What I like most about Falcon is that he's got ambition, and that he's trying to make it in a brutal, unforgiving business.
Falcon's latest disappointment: HBO didn't even consider him for a part in Hung the new series about a down-on-his-luck high school teacher who turns his personal "winning tool" (his big you-know-what) into a job asset. He becomes a male prostitute.
Did the cable network treat him like a piece of meat?
"If anyone knows what it's like to have a big penis and be looking for a break," he says, "it's me."
"I shouldn't complain . . . I mean, I've struggled, but no more than anyone else in these tough times. It's just that I'm an actor, and I hate it when I get passed over for a role that's tailor-made for me."
Still, it was on HBO in 1999 that Falcon became world famous. Back then, he shocked producers. "I went to their office in bike shorts with my c--k wrapped around the side of my leg."
"I have a picture of myself back then," Falcon says, running to the next room. He comes back and hands a black-and-white photo to me of him in all his glory.
"Look," he says. "I'm hanging halfway to my knees."
He hands me the picture, and indeed he was.
As you might assume, many men make claims about their genitalia, and Falcon's "World's Biggest" sobriquet comes with some dispute. The difference is that Falcon has been measured on videotape.
Being featured in the 2006 U.K. documentary World's Biggest Penis also helps.
"I know every time that show airs in Europe because hundreds of people try to friend me on MySpace and Facebook," he says. "It's crazy."
Falcon has also been featured on Howard Stern's Howard TV on Demand, as well as Out magazine, wherein he describes himself as bisexual, and Rolling Stone, which opens with an elaborate account of what it was like to be a ten-year-old boy with an 8-inch protuberance while changing in the locker room for gym class.
Falcon will pull down his pants and show what God has given him, if challenged by a reporter, or to settle a bet at a party. But he's not insensitive.
Robert Kurson's Rolling Stone piece took some liberties, he says, and the pictures of him are unflattering. "It was the worst time of my life," he says. "And it shows. I let myself get out of shape."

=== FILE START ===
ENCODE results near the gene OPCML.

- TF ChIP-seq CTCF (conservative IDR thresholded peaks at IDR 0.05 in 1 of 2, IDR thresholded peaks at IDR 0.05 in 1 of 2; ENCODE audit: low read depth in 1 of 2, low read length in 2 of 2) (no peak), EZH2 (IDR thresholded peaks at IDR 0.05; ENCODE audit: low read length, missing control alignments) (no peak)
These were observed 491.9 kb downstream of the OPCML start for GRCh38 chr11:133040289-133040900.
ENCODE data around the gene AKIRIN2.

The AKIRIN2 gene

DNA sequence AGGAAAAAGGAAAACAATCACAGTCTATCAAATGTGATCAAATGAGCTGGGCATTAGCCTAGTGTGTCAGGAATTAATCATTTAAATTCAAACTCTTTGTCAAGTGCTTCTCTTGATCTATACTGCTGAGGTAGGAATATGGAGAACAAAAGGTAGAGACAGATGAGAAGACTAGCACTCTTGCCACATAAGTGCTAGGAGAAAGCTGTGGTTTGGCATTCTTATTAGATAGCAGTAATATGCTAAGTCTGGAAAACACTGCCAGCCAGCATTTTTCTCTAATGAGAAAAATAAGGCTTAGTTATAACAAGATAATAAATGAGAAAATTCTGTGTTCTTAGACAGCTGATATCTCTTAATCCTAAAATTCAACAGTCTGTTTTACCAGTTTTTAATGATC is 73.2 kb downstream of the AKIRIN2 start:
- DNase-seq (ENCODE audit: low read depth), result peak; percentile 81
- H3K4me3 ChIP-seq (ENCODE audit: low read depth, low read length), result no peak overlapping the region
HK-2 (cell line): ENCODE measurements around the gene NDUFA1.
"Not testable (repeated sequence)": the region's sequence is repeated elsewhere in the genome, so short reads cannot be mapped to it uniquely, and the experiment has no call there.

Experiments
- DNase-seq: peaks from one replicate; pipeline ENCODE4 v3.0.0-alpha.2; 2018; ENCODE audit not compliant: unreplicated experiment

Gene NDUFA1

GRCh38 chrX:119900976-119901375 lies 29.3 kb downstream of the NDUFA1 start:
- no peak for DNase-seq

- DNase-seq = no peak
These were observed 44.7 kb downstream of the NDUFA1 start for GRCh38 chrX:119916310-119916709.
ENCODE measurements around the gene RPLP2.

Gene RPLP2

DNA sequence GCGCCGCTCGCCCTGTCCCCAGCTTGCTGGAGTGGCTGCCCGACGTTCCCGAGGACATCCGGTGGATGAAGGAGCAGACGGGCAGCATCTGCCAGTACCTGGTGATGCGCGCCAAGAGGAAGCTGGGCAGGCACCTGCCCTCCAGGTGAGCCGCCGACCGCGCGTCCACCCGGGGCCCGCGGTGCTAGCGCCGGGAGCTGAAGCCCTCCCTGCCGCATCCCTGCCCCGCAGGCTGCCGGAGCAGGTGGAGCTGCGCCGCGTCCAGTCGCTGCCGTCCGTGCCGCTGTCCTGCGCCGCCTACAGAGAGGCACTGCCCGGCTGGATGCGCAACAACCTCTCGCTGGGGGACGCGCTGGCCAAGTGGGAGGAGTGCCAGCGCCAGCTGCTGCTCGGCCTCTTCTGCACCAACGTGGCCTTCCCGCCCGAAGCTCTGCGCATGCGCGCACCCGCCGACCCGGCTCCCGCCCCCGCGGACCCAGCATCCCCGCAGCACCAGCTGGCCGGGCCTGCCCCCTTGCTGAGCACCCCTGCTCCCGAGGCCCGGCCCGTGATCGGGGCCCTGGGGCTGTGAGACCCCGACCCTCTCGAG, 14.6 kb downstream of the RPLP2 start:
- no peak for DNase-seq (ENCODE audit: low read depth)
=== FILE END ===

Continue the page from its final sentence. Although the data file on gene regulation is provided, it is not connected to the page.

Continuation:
'John Holmes Is Not My Father'
"One reason I wouldn't want to do porn is that I wouldn't want to have sex on a crowded movie set. It's just not my thing."
When you're No. 1 at something -- anything, really -- other people are gunning for you, and Falcon is no exception.
Rolling Stone suggested that Falcon started a rumor that his father was John Holmes, the porn star portrayed by Val Kilmer in Wonderland and the inspiration for Boggie Nights.
"I wasn't the one who started that," he says. "It's just a rumor that's been attributed to me."
The truth is, Falcon's father died when he was just a boy. He and his mother spent many years living with cousins in New York City, where he graduated in 1988 from the Bronx High School of Science.
Another persistent story is that Falcon still lives with his mother. The truth is, as an itinerate actor, he sometimes stays with her when he's between gigs, but he otherwise lives on his own.
We chatted together at her place, as he waited for a repairman to fix the fridge.
Falcon is currently collaborating on a screenplay, and blogging for GameStooge.com. He hosts a public access TV show on the New York Yankees and the media inquiries never end.
"You know what they say, 'If you can't get someone to cast you in a part, you've got to cast yourself,'" he says. "So I'm working with a friend who's helping me stay focused, and another friend who knows how to finance these things."
The back room at his mother's house is filled with his childhood mementoes. You can peruse his VCR tapes, CDs and DVDs and know that this guy is a fan of classic comedies, Woody Allen films, Mystery Science Theater, and singer-songwriters from the '70s.